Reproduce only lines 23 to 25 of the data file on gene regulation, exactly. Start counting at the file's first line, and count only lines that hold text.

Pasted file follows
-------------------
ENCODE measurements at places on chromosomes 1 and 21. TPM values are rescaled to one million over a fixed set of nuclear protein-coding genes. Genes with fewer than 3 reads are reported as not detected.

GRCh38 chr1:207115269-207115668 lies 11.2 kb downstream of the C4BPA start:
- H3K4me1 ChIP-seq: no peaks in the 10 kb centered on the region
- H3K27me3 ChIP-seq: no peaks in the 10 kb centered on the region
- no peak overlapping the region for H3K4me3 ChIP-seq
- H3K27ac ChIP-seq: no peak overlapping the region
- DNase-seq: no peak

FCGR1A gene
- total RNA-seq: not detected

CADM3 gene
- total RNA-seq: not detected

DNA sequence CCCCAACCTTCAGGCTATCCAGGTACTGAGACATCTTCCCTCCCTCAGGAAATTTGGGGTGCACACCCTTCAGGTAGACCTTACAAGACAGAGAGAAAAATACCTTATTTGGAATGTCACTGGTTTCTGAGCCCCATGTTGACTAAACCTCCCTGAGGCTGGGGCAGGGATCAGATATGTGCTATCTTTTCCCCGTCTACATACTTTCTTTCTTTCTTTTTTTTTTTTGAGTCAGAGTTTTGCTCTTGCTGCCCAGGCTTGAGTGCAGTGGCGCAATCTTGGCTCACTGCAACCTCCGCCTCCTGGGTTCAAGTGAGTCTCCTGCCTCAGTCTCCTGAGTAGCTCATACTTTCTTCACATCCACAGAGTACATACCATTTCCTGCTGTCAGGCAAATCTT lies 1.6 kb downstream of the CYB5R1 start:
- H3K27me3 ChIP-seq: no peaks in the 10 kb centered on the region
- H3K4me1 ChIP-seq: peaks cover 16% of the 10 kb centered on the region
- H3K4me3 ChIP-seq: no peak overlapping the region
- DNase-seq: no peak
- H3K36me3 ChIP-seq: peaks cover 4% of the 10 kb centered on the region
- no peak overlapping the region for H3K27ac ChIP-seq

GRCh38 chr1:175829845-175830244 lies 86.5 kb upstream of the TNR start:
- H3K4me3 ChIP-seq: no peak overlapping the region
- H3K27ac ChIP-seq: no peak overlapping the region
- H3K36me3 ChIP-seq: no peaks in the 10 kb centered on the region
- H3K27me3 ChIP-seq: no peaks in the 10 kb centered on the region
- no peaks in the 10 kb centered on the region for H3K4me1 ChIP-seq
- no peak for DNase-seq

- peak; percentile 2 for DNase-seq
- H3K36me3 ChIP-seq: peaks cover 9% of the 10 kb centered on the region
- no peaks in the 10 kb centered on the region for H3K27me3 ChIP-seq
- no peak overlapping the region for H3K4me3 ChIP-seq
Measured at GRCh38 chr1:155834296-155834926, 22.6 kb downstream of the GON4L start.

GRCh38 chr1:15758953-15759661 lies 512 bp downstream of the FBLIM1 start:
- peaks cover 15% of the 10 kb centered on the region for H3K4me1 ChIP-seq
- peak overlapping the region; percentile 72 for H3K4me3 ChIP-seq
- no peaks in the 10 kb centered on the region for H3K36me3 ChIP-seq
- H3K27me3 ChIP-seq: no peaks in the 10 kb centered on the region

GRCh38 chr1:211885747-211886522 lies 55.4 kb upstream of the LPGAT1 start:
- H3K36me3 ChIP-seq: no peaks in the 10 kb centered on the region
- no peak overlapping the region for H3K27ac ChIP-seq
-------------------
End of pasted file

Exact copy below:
- H3K27me3 ChIP-seq: no peaks in the 10 kb centered on the region
- no peaks in the 10 kb centered on the region for H3K4me1 ChIP-seq
- no peak for DNase-seq